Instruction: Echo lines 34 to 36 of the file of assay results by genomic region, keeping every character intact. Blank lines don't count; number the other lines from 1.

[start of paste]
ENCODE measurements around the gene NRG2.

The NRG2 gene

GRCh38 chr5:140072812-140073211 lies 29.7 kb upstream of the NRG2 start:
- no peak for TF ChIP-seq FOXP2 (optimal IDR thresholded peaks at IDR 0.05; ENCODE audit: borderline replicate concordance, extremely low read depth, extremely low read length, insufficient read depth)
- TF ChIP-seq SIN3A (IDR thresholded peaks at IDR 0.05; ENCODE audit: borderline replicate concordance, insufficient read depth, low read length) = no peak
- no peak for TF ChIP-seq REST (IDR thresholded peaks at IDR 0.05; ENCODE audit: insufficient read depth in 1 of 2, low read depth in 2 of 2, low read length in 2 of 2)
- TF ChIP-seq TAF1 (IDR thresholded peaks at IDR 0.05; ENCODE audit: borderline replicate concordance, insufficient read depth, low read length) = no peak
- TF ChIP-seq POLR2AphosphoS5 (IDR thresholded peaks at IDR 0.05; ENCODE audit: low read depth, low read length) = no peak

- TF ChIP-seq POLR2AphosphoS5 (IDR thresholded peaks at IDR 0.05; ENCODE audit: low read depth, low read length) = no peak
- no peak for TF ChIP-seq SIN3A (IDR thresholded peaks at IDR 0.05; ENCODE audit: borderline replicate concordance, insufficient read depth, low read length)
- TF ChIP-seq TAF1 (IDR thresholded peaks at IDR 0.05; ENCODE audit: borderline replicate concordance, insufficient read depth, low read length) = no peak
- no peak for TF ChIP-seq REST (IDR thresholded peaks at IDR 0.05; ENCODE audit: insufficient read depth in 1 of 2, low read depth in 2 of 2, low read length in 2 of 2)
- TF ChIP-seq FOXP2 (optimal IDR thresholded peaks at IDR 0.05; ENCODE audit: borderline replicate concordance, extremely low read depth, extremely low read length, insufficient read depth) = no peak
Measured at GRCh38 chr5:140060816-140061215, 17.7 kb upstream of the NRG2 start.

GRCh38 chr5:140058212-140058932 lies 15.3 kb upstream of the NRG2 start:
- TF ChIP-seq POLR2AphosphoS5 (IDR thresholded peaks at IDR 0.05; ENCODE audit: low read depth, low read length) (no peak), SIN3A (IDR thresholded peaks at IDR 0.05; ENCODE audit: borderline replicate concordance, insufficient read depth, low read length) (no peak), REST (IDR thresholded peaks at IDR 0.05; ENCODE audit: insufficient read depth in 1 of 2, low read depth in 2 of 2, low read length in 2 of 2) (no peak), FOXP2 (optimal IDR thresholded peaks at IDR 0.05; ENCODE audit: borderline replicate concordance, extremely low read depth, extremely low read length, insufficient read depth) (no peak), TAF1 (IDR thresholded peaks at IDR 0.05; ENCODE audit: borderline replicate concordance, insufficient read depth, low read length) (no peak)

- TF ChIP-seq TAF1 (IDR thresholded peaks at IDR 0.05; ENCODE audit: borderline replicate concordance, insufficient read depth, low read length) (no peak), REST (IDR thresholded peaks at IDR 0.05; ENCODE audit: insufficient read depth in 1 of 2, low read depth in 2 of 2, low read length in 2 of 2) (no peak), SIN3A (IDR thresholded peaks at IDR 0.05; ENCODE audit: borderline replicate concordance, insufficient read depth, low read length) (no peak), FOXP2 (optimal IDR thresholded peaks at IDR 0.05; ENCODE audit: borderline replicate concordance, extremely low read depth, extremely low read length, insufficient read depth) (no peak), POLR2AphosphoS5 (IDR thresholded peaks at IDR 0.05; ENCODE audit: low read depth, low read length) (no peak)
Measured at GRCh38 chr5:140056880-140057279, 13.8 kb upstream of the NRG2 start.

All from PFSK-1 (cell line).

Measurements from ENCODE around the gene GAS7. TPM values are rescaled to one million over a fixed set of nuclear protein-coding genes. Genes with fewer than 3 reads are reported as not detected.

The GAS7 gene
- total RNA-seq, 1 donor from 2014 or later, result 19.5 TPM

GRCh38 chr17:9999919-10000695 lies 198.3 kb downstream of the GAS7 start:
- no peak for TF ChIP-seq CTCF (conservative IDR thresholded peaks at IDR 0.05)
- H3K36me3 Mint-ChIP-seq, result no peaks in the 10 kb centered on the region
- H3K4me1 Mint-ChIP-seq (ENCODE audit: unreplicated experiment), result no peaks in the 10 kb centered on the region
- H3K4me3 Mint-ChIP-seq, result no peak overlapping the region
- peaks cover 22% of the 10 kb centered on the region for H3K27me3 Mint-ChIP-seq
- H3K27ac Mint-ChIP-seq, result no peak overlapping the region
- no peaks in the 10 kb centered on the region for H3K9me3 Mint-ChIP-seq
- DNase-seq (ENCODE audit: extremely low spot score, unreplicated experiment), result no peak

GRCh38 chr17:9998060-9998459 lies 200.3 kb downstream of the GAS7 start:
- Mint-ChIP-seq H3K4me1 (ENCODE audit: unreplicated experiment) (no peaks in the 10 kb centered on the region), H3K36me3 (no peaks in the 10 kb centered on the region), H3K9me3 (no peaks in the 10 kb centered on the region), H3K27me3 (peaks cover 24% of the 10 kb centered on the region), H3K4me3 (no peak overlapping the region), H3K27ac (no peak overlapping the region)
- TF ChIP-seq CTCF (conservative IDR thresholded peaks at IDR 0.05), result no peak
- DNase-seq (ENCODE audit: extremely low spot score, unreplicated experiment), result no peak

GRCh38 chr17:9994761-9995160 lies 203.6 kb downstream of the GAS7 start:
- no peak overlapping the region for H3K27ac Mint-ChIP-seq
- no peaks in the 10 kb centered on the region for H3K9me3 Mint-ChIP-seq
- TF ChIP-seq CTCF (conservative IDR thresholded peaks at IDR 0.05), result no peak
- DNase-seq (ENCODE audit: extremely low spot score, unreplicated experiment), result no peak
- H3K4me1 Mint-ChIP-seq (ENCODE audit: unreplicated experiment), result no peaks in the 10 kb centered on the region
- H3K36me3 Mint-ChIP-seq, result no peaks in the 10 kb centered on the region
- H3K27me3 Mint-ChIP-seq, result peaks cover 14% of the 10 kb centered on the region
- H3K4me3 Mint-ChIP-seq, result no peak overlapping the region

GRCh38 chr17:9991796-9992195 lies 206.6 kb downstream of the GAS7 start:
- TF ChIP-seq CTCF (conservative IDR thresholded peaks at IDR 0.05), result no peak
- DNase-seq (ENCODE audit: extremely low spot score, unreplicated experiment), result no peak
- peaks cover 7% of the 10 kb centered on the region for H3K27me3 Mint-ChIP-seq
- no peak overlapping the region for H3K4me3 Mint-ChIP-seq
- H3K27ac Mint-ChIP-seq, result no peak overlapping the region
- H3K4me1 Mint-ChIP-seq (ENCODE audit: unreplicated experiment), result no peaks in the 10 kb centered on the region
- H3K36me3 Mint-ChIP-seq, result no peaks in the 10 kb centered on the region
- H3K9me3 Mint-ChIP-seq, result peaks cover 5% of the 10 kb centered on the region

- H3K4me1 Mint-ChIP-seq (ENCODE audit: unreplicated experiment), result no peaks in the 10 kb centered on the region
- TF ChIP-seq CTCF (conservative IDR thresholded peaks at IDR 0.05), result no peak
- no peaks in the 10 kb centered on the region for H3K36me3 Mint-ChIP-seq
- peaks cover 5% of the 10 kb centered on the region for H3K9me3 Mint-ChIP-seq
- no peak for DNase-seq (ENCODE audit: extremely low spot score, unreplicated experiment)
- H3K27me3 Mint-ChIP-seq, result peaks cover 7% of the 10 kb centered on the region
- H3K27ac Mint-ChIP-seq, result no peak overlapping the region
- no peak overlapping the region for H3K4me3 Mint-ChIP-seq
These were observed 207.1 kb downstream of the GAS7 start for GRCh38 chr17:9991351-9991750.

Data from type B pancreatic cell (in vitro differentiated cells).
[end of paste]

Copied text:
- TF ChIP-seq CTCF (conservative IDR thresholded peaks at IDR 0.05), result no peak
- DNase-seq (ENCODE audit: extremely low spot score, unreplicated experiment), result no peak

GRCh38 chr17:9994761-9995160 lies 203.6 kb downstream of the GAS7 start: